Speculative Erotica Markets — Philcon 2010

Almost every year at Philcon, I moderate the panel on selling fantastic (science fiction and fantasy) erotica. It was interesting this year to note how the panel topics have shifted over time: print to electronic to self-electronic.

For several years, after I first began to publish erotica, just before the beginning of the twenty-first century, at science fiction conventions I would give talks or host discussion groups on selling science fiction/fantasy erotica. I would focus on short stories, in particular selling sf/f erotica to mainstream erotica markets, also discussing sex in science fiction/fantasy in general. Once I’d sold novels, I added in chat about print publication, and my experiences writing erotica for Harlequin.

For the last few years, another local author, Stephanie Burke, has also participated in the Philcon panels; she focuses on electronic publishing, mostly in erotic romance, and talks about how she broke into and continues to sell to those markets.

This year, for the first time I found myself discussing self-publishing at the panel, as well. It seems to be the year of it. I read an interesting article in the Novelists, Inc. newsletter about how cover quality can influence sales of Kindle/Smashwords/etc. books; if you’ve received back the rights to a novel from your print publisher, usually you will need to do a new cover. Some writers have seen significant sales increases simply from getting a new, better cover that looks good as a thumbnail. One of this year’s panelists was L.W. Perkins, a cover artist for numerous small presses and for electronic press Liquid Silver (please note her site is undergoing renovation at the moment; I gave the link for future reference).

I’ve been following reports from fellow writers who’ve experimented with electronically publishing novels or short stories they were unable to sell elsewhere, or that were out of print; sometimes they have significant sales. I’ve been following discussions of using free Kindle downloads to encourage sales of an author’s backlist.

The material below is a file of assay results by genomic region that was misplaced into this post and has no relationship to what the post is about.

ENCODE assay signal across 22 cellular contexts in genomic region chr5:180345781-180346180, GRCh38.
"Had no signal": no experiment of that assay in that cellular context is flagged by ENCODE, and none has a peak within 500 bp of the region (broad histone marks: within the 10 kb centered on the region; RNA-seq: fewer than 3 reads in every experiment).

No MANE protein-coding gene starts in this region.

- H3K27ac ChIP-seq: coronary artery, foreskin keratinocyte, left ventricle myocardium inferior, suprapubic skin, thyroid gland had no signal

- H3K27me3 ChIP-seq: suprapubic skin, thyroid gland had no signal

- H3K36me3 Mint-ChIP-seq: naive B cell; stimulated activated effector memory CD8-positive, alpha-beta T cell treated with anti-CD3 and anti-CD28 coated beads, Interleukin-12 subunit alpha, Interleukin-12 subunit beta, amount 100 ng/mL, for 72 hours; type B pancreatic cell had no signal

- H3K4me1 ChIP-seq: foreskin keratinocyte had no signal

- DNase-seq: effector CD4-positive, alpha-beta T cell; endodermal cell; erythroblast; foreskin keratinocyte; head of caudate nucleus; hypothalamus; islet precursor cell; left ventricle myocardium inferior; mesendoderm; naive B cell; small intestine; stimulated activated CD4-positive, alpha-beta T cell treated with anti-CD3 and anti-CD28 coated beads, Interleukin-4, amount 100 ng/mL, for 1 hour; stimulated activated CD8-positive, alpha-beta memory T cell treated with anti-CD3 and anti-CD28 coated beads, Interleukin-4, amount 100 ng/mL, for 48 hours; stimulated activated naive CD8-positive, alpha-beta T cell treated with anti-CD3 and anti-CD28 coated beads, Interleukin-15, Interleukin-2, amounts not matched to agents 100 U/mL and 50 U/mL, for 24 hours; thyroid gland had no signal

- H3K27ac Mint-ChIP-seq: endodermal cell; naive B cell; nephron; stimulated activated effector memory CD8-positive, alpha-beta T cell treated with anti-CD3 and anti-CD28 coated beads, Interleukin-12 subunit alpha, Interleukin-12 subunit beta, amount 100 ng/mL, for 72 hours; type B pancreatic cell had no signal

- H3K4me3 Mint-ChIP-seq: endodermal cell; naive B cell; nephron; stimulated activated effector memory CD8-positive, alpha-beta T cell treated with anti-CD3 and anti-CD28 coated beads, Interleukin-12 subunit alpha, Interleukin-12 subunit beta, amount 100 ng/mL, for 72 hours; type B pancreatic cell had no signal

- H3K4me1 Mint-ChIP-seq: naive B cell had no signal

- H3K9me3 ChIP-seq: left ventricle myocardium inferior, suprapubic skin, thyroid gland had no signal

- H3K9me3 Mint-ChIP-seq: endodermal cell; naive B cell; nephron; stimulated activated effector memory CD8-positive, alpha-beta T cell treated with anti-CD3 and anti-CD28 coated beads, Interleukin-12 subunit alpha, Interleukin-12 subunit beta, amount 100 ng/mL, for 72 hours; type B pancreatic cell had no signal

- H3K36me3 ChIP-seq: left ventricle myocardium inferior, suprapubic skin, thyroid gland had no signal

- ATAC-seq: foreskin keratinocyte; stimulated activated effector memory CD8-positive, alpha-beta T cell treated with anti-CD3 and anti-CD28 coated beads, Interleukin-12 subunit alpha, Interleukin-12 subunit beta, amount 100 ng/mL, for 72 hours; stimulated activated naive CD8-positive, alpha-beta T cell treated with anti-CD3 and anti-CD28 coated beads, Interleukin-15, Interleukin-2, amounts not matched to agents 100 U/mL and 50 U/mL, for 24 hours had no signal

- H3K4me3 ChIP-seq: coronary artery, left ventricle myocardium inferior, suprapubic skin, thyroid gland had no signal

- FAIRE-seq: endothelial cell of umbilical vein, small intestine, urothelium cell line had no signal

Last year, I didn’t have any of that information. This year, discussion of these possibilities is becoming more and more mainstream.

About Victoria Janssen

Victoria Janssen [she, her] currently writes cozy space opera for Kalikoi. The novella series A Place of Refuge begins with Finding Refuge: Telepathic warrior Talia Avi, genius engineer Miki Boudreaux, and augmented soldier Faigin Balfour fought the fascist Federated Colonies for ten years, following the charismatic dissenter Jon Churchill. Then Jon disappeared, Talia was thought dead, and Miki and Faigin struggled to take Jon’s place and stay alive. When the FC is unexpectedly upended, Talia is reunited with her friends and they are given sanctuary on the enigmatic planet Refuge. The trio of former guerillas strive to recover from lifetimes of trauma, build new lives on a planet with endless horizons, and forge tender new connections with each other.
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2 Responses to Speculative Erotica Markets — Philcon 2010

  1. Ella Drake says:

    I do think that a good cover can do amazing things. People do judge a book by its cover, at least when impulse purchasing.

  2. Victoria Janssen says:

    I was interested to note that one author had tripled sales after switching from a quickie amateur cover to a professional one.

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